Three young engineers succeed in developing a cheap, autonomous probe for studies of the sea
Exceptionally promising. This is how an Arctic top researcher describes a probe that three engineer students have developed during a bachelor's project in collaboration with the Department of Mechanics and Production and the Department of Biology at Aarhus University. In autumn 2021, the probe passed the ultimate test under extreme Arctic conditions.
Make a probe capable of diving down to a depth of 300 metres. It must be able to measure salinity, temperature and pressure in the sea and must make three measurements per metre before it returns to the surface by itself. Finally, it must be inexpensive and so light that it can be flown out with and collected by a drone.
This was the challenge that three young engineer students, Ebbe Poulsen, Mathias Eggertsen and Erik Hinge Jepsen, accepted during their final year of their engineering studies.
Ebbe Poulsen and Mathias Eggertsen continued their work after graduation, and the probe has now passed the ultimate test during a voyage with the inspection vessel Knud Rasmussen in Northeast Greenland, where the two happy engineers breathed a sigh of relief after a year of tough preparations.
The ultimate test
Northeast Greenland can be a quiet place. Completely silent. Especially if you are in a rubber boat at appropriate distance to a glacier inside Kong Oscars Fjord in Northeast Greenland. Here, a drone taking off sounds like a worn Husqvarna lawn mower on overtime.
But the noise does not destroy the breath-taking sight that it is to watch a large-sized drone fly towards the 50 m tall glacier wall and drop a yellow torpedo-like probe into the water directly in front of the glacier.
The probe straightens in the water. The small yellow flag at the top of the probe sticks up from the water before the entire probe disappears into the depths, and the drone returns to the ship.
This is the moment that Ebbe Poulsen and Mathias Eggertsen have been waiting for for more than a year.
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More fresh water for the fjords of Greenland
The Greenland ice cap is melting at a disturbing speed. Increasingly large volumes of fresh water flow out into the fjords and the sea around Greenland. How does this affect life in the sea and the global ocean currents? This is one of the big questions that call for clarification.
If you want to understand the effect of the increased freshwater input to the marine Arctic ecosystems, it is necessary to conduct detailed measurements in many Greenlandic fjords. And if we are to understand the mechanisms behind the input, measurements in the sea right in front of the glaciers are needed. But this is not a place to enter without risk.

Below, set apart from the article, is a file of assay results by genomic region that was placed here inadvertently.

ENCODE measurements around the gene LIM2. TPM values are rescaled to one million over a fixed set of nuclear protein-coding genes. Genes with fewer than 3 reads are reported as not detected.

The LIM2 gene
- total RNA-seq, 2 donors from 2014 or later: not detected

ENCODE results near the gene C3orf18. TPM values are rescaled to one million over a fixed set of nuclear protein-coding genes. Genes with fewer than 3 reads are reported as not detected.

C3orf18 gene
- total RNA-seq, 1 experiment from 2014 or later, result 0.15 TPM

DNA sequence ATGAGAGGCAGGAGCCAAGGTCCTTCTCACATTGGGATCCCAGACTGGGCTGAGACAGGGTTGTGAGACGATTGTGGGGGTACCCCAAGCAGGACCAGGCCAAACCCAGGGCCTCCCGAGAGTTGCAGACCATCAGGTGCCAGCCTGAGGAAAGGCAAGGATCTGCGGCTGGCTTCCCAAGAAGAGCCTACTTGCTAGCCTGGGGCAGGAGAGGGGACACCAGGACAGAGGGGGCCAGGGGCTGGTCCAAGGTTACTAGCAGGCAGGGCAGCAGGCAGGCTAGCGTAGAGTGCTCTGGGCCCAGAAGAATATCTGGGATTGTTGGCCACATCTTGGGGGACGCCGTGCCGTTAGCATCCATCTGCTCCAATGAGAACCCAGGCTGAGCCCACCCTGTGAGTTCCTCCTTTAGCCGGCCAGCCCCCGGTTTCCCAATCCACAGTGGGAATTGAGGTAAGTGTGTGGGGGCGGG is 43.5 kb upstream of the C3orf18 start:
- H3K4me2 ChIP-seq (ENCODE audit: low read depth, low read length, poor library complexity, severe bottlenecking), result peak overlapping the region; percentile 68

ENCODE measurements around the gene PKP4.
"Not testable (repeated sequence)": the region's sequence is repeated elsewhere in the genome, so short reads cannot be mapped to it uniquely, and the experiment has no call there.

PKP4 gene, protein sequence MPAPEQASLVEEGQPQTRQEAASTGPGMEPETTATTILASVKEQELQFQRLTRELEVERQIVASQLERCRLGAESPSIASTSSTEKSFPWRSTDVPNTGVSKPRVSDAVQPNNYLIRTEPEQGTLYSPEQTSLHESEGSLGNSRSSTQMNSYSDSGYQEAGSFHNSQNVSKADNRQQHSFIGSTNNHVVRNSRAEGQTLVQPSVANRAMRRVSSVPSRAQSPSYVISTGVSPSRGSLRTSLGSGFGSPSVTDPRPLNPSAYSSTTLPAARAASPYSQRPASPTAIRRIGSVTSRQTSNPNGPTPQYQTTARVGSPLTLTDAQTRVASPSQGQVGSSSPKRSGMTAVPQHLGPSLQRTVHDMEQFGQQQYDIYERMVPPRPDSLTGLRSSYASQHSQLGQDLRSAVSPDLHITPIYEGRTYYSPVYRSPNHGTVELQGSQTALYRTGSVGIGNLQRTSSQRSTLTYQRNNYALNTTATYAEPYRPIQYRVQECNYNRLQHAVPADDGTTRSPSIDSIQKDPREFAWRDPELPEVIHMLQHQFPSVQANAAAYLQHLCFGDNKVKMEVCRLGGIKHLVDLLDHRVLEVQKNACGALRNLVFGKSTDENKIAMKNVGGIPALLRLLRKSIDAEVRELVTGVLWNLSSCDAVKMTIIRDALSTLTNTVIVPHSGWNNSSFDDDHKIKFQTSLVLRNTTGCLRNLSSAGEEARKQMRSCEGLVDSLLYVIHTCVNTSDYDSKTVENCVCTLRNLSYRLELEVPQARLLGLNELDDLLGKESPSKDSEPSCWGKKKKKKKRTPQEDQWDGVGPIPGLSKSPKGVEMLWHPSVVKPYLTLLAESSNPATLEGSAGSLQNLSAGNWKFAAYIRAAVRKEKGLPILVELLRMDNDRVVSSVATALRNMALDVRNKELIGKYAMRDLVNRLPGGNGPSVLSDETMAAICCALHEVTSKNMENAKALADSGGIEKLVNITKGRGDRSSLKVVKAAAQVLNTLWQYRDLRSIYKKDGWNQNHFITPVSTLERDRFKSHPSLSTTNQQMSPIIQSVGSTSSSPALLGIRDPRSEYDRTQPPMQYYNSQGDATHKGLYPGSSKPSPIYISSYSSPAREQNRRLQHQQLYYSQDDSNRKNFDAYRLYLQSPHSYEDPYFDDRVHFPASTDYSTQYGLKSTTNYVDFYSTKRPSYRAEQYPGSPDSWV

Professor Søren Rysgaard, Arctic Research Centre, Aarhus University, has spent several years studying how melt water from glaciers in West Greenland flows out into the fjords. Together with a research group from Greenland Institute of Natural Resources, he has used disposable probes that measure pressure, temperature and salinity down through the water from the surface to the bottom of the fjord.
The research group dumped such a disposable probe from a helicopter right in front of a glacier in Godthåbsfjorden near Nuuk. While the probe sank down through the water column, it transmitted data back to a computer in the helicopter through a thin copper wire. When the probe reached the bottom, the copper wire was cut off, and the device disappeared in the water masses.
With the measurements, the researchers recorded the so-called ‘subglacial discharge’, where the glacier releases large amounts of fresh water at the bottom. When the light fresh water is released at the bottom of the fjord, it pulls nutrient-rich bottom water up to the surface layers. Here, the nutrients increase the production of algae that constitute the main food source for numerous fish and whales.
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Need for a light and inexpensive probe
It is largely unknown how the fresh melt water flows out into the many fjords of eastern Greenland. Therefore, Søren Rysgaard has taken the initiative to a major research expedition from Cap Farewell in South Greenland to Kejser Franz Joseph Fjord in Northeast Greenland.
A collaboration with the Arctic Command has made it possible for a research group to sail with the Knud Rasmussen to these otherwise highly inaccessible areas. And in a range of fjords, the researchers have measured pressure, temperature, nutrients and salt concentrations down through the water column.